Article 80. We commit ourselves to supporting the medium- to long-term adaptation planning process, as well as city-level assessments of climate vulnerability and impact, to inform adaptation plans, policies, programmes and actions that build the resilience of urban inhabitants, including through the use of ecosystem-based adaptation.
Article 101. (Also LI, RCD) We will integrate disaster risk reduction and climate change adaptation and mitigation considerations and measures into age- and gender-responsive urban and territorial development and planning processes, including greenhouse gas emissions, resilience-based and climate-effective design of spaces, buildings and constructions, services and infrastructure, and nature-based solutions. We will promote cooperation and coordination across sectors, as well as build the capacities of local authorities to develop and implement disaster risk reduction and response plans, such as risk assessments concerning the location of current and future public facilities, and to formulate adequate contingency and evacuation procedures.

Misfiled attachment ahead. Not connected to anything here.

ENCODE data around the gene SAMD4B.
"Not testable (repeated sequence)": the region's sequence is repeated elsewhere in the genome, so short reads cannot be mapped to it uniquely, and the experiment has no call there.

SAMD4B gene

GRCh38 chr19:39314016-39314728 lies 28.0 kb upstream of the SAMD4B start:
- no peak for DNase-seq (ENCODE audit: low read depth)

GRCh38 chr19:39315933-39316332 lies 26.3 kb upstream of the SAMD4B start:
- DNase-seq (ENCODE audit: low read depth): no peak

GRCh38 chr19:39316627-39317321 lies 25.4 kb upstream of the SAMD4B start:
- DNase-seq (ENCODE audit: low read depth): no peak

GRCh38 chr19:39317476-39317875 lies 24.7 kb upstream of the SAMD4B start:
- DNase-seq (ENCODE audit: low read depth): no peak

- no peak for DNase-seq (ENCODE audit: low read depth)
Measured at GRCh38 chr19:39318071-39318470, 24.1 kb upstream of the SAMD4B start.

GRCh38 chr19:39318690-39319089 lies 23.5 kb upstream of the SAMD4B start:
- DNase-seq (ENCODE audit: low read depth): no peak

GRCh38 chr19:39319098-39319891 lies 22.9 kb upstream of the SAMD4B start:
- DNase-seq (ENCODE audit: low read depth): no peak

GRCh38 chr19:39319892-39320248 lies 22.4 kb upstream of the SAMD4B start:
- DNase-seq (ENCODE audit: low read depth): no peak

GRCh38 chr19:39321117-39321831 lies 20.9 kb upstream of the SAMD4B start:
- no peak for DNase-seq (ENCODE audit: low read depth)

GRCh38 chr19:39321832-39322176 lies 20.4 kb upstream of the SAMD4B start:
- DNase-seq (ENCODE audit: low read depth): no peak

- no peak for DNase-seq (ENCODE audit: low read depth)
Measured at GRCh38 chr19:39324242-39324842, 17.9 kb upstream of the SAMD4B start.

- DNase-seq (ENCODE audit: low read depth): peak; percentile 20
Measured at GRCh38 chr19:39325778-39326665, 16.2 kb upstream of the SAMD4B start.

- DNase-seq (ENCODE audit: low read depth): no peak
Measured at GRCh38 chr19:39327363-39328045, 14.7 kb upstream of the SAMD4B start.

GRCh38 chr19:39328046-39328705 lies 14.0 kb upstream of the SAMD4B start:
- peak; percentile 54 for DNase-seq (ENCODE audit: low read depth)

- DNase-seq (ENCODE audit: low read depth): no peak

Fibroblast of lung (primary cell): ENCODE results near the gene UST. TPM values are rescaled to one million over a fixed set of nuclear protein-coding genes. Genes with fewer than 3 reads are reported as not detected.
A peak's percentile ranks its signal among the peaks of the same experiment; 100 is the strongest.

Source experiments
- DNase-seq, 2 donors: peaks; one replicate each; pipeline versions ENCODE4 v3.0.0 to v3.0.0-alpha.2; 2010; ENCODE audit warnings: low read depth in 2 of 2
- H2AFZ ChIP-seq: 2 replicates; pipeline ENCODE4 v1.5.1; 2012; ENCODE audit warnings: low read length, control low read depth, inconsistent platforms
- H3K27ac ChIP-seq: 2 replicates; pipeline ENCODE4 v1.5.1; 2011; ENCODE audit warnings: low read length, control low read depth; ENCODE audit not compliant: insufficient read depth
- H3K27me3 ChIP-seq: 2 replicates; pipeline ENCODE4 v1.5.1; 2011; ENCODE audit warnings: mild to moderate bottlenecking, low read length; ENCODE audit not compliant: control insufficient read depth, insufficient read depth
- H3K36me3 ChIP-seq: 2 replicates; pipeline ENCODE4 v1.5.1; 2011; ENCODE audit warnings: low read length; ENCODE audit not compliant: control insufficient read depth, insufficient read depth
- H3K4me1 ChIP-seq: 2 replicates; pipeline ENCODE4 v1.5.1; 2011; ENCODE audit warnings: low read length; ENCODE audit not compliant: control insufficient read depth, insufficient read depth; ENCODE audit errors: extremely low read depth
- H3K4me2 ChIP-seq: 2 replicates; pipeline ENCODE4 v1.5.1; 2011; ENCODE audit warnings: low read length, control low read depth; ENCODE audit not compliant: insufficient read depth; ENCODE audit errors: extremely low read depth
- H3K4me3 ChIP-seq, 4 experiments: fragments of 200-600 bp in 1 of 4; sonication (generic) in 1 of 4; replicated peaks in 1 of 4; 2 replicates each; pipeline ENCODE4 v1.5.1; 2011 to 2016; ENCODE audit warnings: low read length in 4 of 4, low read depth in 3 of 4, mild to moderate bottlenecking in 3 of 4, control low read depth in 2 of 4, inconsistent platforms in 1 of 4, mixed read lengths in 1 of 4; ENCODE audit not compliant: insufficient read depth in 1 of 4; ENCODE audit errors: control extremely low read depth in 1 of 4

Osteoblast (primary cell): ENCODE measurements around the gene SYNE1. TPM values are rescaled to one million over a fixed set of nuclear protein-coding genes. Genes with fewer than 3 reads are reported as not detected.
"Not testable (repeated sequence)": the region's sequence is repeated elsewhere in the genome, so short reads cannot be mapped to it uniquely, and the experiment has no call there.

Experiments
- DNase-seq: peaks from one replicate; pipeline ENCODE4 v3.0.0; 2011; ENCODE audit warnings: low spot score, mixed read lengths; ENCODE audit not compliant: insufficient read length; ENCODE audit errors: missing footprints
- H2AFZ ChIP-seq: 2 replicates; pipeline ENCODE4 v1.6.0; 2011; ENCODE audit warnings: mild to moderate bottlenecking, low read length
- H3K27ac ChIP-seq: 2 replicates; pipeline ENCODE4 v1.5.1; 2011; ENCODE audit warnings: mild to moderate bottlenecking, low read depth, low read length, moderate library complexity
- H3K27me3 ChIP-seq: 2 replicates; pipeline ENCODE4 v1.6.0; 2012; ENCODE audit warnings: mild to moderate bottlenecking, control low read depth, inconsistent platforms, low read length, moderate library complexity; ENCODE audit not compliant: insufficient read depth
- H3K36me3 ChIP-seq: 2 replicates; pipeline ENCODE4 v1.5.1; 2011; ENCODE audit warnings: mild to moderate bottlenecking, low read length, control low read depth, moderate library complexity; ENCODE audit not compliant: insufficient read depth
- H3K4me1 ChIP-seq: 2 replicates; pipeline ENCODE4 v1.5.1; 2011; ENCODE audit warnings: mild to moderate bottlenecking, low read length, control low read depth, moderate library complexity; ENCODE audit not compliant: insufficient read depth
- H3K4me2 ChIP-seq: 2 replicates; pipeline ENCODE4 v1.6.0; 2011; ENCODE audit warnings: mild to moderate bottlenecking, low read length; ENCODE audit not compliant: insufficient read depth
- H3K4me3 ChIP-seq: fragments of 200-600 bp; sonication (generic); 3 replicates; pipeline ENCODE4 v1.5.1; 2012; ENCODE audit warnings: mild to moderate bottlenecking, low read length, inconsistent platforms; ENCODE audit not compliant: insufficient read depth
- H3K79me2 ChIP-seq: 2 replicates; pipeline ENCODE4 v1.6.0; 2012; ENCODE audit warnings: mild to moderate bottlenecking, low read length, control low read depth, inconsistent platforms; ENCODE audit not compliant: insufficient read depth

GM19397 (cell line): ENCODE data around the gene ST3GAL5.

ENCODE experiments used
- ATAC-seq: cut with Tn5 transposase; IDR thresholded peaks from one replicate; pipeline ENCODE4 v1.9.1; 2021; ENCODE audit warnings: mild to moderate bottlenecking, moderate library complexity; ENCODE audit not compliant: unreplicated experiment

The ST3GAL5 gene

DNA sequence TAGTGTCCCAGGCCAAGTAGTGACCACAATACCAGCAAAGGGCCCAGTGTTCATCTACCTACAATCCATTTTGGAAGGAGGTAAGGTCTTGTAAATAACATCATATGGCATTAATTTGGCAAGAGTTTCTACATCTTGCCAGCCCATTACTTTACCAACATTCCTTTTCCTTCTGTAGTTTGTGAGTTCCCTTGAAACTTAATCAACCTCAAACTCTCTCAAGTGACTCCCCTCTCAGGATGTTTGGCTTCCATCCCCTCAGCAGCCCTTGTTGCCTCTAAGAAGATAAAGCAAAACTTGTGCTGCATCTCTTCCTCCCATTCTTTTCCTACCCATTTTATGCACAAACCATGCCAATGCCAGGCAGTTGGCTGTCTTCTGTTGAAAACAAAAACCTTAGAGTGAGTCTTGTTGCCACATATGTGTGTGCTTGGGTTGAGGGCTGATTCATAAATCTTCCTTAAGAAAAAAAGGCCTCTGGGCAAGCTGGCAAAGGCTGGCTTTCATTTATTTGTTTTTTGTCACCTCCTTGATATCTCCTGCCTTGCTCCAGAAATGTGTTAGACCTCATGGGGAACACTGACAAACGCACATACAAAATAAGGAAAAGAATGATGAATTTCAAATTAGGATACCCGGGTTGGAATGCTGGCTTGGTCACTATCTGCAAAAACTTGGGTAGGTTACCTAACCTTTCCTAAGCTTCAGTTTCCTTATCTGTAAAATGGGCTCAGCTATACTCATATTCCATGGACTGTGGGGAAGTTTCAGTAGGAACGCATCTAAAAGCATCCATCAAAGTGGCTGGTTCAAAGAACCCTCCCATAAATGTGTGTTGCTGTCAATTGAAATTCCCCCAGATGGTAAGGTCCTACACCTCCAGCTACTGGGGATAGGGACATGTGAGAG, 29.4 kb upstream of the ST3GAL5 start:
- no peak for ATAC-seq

Article 144. We will explore and develop feasible solutions for climate and disaster risks in cities and human settlements, including through collaborating with insurance and reinsurance institutions and other relevant actors, with regard to investments in urban and metropolitan infrastructure, buildings and other urban assets, as well as for local populations to secure their shelter and economic needs.